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Wednesday, April 24, 2024

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Day two of David Pecker testimony wraps in NY Trump trial; Supreme Court hears arguments on Idaho's near-total abortion ban; ND sees a flurry of campaigning among Native candidates; and NH lags behind other states in restricting firearms at polling sites.

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The Senate moves forward with a foreign aid package. A North Carolina judge overturns an aged law penalizing released felons. And child protection groups call a Texas immigration policy traumatic for kids.

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Wyoming needs more educators who can teach kids trade skills, a proposal to open 40-thousand acres of an Ohio forest to fracking has environmental advocates alarmed and rural communities lure bicyclists with state-of-the-art bike trail systems.

'Deceptive' tactics by crisis pregnancy centers focus of MA legislation

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Monday, February 26, 2024   

Legislation in Massachusetts would ban some of the tactics used by "crisis pregnancy centers" to prevent people from having abortions.

Many of the centers have the words "medical" or "health" in their names, but do not offer licensed reproductive medical care.

Laurie Veninger, reproductive rights activist for the Indivisible Massachusetts Coalition, said the centers advertise "free" tests and ultrasounds and then pressure women into continuing their pregnancies.

"If they were a business, that would be curtailed by existing laws about deceptive advertising," Veninger pointed out. "But these places are religious nonprofits."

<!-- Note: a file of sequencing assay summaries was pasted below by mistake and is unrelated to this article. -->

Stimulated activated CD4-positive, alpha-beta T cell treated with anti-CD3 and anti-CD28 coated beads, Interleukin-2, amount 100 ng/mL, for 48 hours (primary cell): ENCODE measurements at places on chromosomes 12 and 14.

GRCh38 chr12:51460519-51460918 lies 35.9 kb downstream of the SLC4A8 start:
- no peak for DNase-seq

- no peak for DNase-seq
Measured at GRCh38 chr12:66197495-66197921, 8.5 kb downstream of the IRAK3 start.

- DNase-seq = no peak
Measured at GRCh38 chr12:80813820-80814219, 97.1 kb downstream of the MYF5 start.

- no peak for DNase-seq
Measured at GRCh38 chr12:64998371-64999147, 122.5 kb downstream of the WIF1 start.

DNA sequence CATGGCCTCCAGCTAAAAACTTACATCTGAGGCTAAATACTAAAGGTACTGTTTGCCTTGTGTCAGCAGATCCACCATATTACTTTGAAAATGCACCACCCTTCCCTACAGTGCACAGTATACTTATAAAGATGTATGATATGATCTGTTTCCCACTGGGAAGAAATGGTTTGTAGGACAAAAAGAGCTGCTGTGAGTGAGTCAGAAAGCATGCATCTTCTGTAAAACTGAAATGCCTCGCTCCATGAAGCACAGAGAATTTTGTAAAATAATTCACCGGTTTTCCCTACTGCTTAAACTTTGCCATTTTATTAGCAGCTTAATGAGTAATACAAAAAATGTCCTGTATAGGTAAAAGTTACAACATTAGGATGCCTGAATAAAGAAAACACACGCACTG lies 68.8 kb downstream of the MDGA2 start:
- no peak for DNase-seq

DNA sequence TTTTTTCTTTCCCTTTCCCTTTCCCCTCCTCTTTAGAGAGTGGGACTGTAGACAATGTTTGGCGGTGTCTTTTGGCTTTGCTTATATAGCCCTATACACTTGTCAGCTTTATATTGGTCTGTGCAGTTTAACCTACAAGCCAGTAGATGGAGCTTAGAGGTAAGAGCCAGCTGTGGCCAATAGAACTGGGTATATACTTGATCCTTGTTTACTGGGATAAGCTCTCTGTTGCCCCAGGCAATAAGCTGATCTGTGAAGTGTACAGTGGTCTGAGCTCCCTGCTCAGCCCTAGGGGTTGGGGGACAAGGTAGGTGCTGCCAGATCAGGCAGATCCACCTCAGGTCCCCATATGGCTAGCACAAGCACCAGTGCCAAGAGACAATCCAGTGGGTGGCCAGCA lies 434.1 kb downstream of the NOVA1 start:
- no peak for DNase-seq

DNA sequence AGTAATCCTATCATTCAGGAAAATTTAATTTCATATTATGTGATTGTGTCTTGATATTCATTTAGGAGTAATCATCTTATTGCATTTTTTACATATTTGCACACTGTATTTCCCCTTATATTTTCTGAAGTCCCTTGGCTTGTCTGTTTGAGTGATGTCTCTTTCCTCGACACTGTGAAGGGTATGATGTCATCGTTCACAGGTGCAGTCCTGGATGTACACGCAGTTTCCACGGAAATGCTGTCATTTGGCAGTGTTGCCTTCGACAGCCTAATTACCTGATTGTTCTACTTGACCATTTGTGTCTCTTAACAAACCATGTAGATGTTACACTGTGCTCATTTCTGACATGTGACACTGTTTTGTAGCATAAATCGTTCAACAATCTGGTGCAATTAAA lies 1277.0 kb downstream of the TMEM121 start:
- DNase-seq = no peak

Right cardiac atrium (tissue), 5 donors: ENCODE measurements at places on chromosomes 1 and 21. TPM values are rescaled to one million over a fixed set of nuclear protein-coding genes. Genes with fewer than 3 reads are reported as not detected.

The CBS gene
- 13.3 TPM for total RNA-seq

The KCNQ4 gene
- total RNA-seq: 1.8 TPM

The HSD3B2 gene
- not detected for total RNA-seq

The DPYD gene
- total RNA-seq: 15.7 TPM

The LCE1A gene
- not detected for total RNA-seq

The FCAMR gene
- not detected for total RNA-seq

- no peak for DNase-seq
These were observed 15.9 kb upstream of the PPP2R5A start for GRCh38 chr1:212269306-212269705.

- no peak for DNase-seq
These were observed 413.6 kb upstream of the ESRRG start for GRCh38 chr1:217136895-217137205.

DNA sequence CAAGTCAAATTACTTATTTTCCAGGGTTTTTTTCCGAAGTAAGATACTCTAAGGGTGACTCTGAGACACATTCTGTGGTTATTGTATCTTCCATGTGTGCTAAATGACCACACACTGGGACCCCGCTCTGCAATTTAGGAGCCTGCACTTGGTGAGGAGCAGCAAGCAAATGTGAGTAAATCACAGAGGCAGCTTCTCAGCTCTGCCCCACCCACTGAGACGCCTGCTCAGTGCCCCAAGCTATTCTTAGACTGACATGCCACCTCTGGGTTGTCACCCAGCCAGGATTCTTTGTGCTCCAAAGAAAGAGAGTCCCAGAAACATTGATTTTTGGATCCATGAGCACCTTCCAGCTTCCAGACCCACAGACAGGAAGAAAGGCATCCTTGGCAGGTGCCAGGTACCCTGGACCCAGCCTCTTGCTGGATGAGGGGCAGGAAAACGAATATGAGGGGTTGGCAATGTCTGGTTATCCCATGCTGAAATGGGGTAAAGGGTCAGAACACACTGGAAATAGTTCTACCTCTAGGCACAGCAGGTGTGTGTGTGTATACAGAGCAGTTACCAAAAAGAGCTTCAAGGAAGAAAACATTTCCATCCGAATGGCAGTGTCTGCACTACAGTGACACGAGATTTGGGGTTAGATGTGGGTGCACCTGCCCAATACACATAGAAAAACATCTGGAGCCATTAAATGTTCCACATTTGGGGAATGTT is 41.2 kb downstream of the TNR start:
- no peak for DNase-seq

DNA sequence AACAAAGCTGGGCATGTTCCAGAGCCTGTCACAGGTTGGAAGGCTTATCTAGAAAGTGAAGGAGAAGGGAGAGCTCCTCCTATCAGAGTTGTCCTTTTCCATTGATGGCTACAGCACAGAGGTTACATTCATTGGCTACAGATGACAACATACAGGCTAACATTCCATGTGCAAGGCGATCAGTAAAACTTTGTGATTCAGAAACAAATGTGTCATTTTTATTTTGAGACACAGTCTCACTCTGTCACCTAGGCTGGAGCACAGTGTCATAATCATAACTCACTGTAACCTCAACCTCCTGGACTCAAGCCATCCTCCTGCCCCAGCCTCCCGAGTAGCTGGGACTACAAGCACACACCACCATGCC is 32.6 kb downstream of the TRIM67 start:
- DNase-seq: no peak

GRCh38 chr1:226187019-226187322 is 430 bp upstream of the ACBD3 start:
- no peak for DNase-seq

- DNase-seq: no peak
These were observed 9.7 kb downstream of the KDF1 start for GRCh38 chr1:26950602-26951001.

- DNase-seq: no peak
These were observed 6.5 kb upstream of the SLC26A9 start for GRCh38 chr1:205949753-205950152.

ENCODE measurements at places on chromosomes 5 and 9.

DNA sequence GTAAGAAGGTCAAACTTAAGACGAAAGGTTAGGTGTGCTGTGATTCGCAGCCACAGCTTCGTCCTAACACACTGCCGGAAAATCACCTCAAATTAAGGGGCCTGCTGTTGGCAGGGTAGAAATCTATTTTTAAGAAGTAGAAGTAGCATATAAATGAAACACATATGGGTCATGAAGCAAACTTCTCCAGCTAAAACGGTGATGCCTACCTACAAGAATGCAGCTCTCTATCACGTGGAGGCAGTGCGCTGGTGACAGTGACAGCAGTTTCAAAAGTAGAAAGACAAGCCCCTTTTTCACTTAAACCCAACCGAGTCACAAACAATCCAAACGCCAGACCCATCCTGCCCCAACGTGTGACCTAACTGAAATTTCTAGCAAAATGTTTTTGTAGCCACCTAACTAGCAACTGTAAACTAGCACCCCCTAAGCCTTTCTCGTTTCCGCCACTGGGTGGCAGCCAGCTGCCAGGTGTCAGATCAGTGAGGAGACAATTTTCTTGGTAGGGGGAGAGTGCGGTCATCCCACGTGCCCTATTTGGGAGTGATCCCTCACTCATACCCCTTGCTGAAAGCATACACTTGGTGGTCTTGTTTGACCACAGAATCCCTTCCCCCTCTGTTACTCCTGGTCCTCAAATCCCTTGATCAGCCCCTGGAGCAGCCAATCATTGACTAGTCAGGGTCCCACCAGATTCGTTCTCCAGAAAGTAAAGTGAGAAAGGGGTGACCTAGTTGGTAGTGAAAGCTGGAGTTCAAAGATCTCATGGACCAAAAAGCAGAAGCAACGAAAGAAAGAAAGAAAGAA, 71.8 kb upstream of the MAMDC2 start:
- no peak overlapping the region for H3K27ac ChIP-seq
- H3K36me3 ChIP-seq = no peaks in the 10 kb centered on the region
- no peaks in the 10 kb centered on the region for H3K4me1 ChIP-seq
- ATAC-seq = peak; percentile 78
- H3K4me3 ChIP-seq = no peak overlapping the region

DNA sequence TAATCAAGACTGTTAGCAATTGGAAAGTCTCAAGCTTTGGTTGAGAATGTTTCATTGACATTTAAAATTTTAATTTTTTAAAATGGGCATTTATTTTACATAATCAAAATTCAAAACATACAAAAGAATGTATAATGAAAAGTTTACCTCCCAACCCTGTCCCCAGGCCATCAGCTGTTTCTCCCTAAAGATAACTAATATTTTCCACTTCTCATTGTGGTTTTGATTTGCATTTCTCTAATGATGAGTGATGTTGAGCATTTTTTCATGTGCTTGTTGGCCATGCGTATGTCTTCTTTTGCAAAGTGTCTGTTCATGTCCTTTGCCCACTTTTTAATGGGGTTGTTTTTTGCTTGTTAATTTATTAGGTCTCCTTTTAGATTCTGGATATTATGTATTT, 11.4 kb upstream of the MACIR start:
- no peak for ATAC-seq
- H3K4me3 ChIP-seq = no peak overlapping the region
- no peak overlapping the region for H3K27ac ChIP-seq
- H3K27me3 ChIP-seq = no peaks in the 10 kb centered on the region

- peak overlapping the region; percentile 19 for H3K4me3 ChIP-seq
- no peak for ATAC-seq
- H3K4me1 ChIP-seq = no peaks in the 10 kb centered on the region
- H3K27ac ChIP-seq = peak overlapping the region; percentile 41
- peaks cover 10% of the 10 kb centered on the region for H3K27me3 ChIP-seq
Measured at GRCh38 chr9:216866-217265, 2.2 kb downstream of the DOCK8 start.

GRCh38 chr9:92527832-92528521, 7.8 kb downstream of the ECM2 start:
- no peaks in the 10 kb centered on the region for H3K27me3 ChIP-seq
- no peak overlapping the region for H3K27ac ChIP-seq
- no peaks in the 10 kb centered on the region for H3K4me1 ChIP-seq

Veninger explained the crisis centers are often located near abortion providers, where anti-abortion activists try to lure people their way. Abortion opponents contend the centers simply offer confidential services to those facing unplanned pregnancies.

Following complaints, the Department of Public Health recently sent a memo to nearly 30 crisis pregnancy centers regarding state laws and patients' rights.

Veninger argued Massachusetts is "in the crosshairs" of what she calls "religious extremists," targeting states where abortion remains legal. She asserted many low-income people are being deceived, with potentially dangerous outcomes.

"Some of them have told us that they called up and made an appointment, because they thought they were going there for an abortion," Veninger observed. "And then when they got there, didn't get one, and then, they had to wait another week to get the appointment at the real clinic."

Veninger emphasized the extra week can mean the difference between having a medication abortion or requiring a surgical procedure. A class-action lawsuit claims a nurse at the Clearway Clinic in Worcester County failed to inform a patient her ultrasound showed an ectopic pregnancy, nearly costing the patient her life.


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